KVT – The First Autopsy – Autopsies Open to the Public

KVT – The First Autopsy – Autopsies Open to the Public

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KVT 2013Autopsy of Days 1

KVT into autopsies at Goethe

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(Vietnamese version available)

There’s a marvelous photographic exhibition at Goethe until the latter days of July.

Its called ‘Autopsy of Days’, is a Doclab initiative, and has been excellently curated by photographer Jamie Maxtone-Graham whose website is worth investigating and who currently has ten photographs from his recent Manzi exhibition ‘The Desiring Garden’ in a show in Arles, France.

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Rather than re-invent the wheel I’ll use Jamie’s curator’s statement to elaborate on the very impressive Autopsy exhibition

………The word ‘autopsy’ derives from the Greek word autopsia meaning ‘to see for oneself’.
The fifteen Vietnamese photographers whose recent work is exhibited here are showing us intimately and through small, personal dissections of their own lives and interests what they have seen for themselves. These are forensic self-investigations, observing from the inside the state the individual. This is an inexact science but in it much is to be seen and more to be learned through careful examination.

In March 2013, Hanoi DocLab began an intensive, nearly 3-month long photography workshop focusing on a personal approach both to making photographs and the individual act of looking, of ‘seeing for oneself’. These photographers met twice weekly for more than two months, engaged in research, visual exercises and presentation of both personal work and research – all designed to encourage a re-evaluation of their individual relationship to photography and the act of seeing in all its simplicity and complexity.

It would be wrong to think of this photography as the work of students. Most are in fact amateurs – making photographs for the love that the word implies – with professions in other areas. But the images presented here are actually the photographic work of early-career artists. It is work produced with commitment and care, with intelligence and imagination, with an understanding of ones place in both social and artistic history.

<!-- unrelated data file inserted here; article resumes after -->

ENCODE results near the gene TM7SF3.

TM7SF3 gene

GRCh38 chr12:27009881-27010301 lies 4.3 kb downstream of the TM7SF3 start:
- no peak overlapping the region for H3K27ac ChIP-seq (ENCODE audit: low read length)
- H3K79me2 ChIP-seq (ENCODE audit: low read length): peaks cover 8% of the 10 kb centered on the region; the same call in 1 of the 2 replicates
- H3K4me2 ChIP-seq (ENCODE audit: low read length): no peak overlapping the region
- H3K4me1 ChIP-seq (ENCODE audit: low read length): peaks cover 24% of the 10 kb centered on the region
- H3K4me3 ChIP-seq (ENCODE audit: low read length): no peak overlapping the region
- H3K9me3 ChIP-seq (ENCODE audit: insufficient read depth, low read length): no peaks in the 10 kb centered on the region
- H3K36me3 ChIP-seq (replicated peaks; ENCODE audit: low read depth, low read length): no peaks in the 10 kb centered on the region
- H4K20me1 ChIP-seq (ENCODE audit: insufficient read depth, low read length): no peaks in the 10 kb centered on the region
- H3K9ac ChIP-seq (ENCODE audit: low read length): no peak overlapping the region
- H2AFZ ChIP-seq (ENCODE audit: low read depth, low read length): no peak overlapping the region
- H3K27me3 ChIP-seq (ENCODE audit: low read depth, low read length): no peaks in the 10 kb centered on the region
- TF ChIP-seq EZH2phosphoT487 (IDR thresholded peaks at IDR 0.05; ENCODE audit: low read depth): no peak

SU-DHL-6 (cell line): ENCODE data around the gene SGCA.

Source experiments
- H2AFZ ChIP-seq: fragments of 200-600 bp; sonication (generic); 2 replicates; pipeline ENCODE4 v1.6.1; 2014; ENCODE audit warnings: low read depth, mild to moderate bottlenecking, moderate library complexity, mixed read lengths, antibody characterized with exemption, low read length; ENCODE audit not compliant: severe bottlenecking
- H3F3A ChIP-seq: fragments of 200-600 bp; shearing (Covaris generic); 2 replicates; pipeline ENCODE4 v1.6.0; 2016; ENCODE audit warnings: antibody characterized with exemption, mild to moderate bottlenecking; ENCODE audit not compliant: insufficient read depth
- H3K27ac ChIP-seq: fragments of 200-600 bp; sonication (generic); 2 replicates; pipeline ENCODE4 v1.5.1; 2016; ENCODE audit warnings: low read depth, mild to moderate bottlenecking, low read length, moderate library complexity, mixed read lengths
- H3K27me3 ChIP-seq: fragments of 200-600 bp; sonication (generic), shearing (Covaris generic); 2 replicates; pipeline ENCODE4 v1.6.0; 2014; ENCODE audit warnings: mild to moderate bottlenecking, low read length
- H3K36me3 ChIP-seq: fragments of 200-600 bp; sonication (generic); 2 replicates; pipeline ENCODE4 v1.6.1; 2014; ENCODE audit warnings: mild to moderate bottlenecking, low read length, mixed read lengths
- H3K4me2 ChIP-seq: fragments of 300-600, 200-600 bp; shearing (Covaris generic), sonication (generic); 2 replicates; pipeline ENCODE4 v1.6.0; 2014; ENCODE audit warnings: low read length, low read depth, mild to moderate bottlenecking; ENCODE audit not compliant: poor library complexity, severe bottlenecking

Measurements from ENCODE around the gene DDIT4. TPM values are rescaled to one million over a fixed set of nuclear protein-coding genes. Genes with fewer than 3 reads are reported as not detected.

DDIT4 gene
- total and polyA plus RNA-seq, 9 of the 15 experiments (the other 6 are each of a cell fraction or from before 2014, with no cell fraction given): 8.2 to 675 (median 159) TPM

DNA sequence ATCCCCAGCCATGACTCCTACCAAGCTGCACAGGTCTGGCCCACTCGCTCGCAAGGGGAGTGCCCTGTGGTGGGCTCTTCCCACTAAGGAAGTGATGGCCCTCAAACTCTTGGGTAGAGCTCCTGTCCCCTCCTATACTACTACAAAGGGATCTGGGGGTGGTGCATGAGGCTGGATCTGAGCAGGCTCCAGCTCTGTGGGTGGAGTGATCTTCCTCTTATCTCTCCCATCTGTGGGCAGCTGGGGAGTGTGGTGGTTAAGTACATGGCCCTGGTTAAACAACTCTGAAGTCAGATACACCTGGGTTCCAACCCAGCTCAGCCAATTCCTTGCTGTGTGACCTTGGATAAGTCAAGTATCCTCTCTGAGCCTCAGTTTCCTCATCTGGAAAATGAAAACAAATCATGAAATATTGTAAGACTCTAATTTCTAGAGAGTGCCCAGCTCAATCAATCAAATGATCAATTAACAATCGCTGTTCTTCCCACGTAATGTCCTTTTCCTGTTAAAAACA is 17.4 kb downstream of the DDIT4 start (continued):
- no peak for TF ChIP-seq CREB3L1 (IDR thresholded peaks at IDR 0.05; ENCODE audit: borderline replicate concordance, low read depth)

It is one job of the artist to show society things it may not always be comfortable to observe about itself. But society must follow and, as the artist has, must see for itself. In that simple act of looking at what has been seen, we come to determine our own pathology, our own experience.”

I’m impressed with the show and over the next month I’ll highlight a selection of the artists’ work rather than lump it all into one opinion piece.

My second visit to the exhibition made me fall for the black and white series shot by Nguyen Thuy Tien… seven separate series which definitely fulfill the tenet of the last curatorial paragraph.

Tien has added text hand written captions directly onto her photographs…a reference to Sophie Calle? Sometimes they add pathos or empathy and occasionally they are a hindrance.

Images from two series I’ve included here are about females aging in Vietnamese society and both are poignant and somewhat confronting…

Although I won’t include them, the brief texts that elaborate the following images …. about a poet once known and still remembered… is really touching.

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The next series pulls no punches about the personal indignities of being elderly and physically and/or mentally incapacitated

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A very compelling set is Truong Que Chi’s ‘Rehearsal’ at the Youth Theater as it follows the visual drama of a troupe getting ready to stage a performance. A selection from Chi’s 24 very arresting images belowAutopsy of Days 15

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The work that caught my immediate attention on both visits is the only one not on the wall. It’s an installation by Anonymous who invites us to sit down at her messy, graffitied desk littered with note books and personal paraphernalia, and peruse her stack of images. You can re-arrange things, comment, add to the decorations or just enjoy.

I hope she keeps focused on producing art of this caliber. There’s a bit of a tentative Tracey Emin touch to her work.

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Kiem Van Tim is a keen observer of life in general and the Hanoi cultural scene in particular and offers some of these observations to the Grapevine. KVT insists that these observations and opinion pieces are not critical reviews. Please see our Comment Guidelines / Moderation Policy and add your thoughts in the comment field below.